How to Choose a Dog Toy – An Illustrated Guide

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by Lily Ferreras


No matter what dog breed you have, playing and chewing are natural canine behaviours.

This is where dog toys come in. They are essential to provide our dogs with a proper outlet to their instincts. In fact, your pooch can develop many behaviour problems when his mental and physical needs are not met.

When it comes to dog toy options, they are endless.

That’s why choosing toys for your furry friend can be overwhelming. And you might end up with a bunch of toys gathering dust because your dog has disregarded them.

So, how do you choose a dog toy that your pooch will actually like?

It’s time to find out!

P.S. Don’t miss the table below which matches dog groups and breeds to activities and toys.

How to Choose a Dog Toy

Many doggies love fetching frisbees. Others enjoy chasing after unpredictable bouncy balls.

But dog moms face a challenge when they are not sure what toys their pups like or what is adequate for them.

Follow these 5 steps to discover what toy your dog loves.


#1 – Assess Your Dog’s Instincts

Your dog’s toy preference depends highly on her personal style of playing and chewing. This is dictated by the dog’s breed.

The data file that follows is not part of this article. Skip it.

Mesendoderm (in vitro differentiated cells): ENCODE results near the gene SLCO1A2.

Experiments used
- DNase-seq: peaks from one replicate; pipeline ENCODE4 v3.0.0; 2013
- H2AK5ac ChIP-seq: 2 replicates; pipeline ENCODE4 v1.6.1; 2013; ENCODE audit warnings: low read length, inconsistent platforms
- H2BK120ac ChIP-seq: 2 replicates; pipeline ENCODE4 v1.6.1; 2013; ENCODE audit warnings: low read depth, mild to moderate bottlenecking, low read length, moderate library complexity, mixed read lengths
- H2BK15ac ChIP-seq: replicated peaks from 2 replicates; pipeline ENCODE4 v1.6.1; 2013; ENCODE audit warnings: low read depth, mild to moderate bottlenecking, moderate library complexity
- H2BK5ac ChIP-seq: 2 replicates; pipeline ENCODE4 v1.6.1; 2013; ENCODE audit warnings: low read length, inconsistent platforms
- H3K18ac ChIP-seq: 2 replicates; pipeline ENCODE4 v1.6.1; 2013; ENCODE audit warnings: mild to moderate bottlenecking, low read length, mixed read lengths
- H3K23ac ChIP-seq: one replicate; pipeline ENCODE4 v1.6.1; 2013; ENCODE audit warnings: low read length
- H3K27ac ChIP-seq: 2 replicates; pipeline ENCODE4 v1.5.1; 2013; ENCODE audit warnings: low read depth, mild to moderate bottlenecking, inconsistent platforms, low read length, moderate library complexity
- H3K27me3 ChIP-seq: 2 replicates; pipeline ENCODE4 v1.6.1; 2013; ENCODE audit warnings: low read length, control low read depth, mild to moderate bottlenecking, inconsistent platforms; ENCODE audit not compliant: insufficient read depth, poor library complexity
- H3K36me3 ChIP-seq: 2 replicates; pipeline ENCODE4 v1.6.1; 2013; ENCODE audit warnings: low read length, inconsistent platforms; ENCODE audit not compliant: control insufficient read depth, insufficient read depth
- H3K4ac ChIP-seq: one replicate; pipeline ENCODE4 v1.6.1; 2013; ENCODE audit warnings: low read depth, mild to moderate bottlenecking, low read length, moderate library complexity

Most dogs have been bred for a specific trait or job. As a result, some instincts have gone through further development than others.

This means your dog has specific instinctive behaviours and is why not all dogs play the same way.

Start with this fill-in-the-blank question to assess your dog’s instinct:

“Is my dog a …?”

  • Chewer: Most dogs enjoy chewing. For puppies, chewing is a way to relieve pain that might be caused by teething. Adult dogs chew to keep their jaws strong and their teeth clean. Chewing also combats boredom and can relieve mild anxiety or frustration.
  • Tugger: Playing tug is a healthy display of a dog’s predatory nature. Terriers show a higher inclination for tug games.
  • Chaser: Hounds enjoy chasing over large distances.
  • Retriever: Hunting breeds love fetching games due to their retrieving instinct. Their function used to be to retrieve prey.
  • Tracker: Hounds love scent games because their job was to track prey.
  • Digger: Terriers, especially Yorkshire Terriers and Westies, were originally great hunters that dug up burrows to catch the underground inhabitants. That’s why they tend to dig and make holes nowadays.

“Think about the amazing senses that your pet at home has and 
how your dog spends his or her day. What could you do to engage your dog senses and use those unique abilities in a more challenging and interesting way, to improve the welfare of your pet?”

Heather Bacon, BSc BVSc CertZooMed MRCVS.

Using my dog toy finder, you’ll quickly discover which toy would best suit your dog.

Dog toy for chewers.

If you are not sure what your dog’s playing style is yet…

This table can help you understand your dog’s natural instincts and what activities, games and toys she might prefer, according to what dog group your pooch belongs,

and prey
Puzzle toys,
or fetch.
Corgis and
Flying disc,
and agility.
Jack Russells,
Airedales, etc.
Pest control.Tug, digging,
Bichons Frises,
Boston Terriers,
Lhasa Apsos,